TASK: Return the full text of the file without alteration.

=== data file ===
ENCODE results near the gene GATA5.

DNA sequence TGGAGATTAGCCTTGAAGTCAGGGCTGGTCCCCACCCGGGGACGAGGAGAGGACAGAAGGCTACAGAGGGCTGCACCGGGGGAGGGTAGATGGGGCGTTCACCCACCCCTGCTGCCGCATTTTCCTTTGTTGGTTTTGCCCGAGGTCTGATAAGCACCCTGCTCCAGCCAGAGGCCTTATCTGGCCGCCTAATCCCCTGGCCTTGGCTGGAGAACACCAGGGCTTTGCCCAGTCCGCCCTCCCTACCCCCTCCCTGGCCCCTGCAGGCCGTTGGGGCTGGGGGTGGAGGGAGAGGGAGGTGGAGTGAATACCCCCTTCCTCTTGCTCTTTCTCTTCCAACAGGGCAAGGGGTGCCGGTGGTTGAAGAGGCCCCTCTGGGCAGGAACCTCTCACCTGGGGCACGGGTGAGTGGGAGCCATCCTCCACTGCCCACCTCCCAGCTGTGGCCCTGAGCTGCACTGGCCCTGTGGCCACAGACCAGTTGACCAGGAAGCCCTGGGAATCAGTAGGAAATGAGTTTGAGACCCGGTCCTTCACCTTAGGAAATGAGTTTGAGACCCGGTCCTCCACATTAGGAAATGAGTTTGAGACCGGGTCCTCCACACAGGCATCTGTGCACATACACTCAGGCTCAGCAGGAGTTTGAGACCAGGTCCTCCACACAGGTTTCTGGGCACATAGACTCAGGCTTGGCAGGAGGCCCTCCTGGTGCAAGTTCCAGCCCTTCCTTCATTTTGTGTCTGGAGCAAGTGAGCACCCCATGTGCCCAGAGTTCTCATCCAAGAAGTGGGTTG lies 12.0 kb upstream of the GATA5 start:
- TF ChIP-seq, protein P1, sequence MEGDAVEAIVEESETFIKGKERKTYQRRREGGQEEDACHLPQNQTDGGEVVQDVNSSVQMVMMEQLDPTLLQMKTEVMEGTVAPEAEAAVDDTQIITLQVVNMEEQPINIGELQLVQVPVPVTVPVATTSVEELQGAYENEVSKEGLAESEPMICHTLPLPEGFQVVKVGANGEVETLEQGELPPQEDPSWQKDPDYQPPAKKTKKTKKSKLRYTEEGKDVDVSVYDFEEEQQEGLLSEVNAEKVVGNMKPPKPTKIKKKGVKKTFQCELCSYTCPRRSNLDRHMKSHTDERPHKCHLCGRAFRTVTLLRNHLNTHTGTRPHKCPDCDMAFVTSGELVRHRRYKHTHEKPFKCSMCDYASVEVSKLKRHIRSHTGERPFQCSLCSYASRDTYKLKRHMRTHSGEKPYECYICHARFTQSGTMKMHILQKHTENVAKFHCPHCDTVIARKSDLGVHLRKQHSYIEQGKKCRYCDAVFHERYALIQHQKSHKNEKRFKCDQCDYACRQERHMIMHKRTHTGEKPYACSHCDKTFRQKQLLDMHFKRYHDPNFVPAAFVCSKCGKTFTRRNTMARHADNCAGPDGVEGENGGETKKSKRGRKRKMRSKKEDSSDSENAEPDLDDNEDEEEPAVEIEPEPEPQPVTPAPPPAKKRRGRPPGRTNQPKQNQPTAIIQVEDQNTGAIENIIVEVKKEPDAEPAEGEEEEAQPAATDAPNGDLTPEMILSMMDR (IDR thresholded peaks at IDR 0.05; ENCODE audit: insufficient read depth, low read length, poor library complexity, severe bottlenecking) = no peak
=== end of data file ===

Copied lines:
ENCODE results near the gene GATA5.

DNA sequence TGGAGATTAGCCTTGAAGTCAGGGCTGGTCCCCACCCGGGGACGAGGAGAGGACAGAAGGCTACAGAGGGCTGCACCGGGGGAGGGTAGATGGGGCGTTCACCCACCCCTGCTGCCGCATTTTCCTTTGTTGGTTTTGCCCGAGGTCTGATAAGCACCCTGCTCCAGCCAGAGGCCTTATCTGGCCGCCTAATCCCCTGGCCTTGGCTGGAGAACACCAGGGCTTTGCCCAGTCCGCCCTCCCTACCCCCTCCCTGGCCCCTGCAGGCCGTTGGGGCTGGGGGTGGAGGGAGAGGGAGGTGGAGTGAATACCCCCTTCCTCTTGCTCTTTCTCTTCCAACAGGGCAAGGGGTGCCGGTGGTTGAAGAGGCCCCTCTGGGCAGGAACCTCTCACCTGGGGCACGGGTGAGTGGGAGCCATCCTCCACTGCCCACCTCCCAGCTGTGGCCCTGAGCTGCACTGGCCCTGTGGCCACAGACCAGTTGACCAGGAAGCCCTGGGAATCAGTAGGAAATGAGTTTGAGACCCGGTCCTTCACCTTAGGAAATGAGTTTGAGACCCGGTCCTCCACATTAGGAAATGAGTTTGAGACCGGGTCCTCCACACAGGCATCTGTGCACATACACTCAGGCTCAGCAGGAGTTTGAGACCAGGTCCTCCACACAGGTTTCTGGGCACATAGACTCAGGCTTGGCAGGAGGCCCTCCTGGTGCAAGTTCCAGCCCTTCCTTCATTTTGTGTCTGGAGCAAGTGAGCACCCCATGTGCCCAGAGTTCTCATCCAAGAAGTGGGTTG lies 12.0 kb upstream of the GATA5 start:
- TF ChIP-seq, protein P1, sequence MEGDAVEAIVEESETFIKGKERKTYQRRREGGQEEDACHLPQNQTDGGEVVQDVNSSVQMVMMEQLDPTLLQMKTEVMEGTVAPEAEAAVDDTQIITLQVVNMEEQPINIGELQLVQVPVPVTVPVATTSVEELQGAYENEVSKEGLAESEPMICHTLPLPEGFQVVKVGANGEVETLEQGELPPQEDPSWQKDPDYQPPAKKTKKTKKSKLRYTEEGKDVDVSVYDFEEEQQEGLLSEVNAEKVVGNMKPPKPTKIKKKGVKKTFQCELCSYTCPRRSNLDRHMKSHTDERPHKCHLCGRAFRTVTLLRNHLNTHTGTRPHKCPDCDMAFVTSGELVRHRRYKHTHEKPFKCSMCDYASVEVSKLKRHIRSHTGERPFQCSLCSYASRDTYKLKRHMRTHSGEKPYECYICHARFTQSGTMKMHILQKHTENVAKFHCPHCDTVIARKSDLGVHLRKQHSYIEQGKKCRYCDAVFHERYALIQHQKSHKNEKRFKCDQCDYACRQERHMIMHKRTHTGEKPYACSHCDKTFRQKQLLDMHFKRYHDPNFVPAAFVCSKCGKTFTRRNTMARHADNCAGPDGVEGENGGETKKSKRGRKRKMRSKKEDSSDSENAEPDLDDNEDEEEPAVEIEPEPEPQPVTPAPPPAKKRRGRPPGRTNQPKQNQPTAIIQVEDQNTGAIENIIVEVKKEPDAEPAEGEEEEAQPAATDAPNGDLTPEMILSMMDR (IDR thresholded peaks at IDR 0.05; ENCODE audit: insufficient read depth, low read length, poor library complexity, severe bottlenecking) = no peak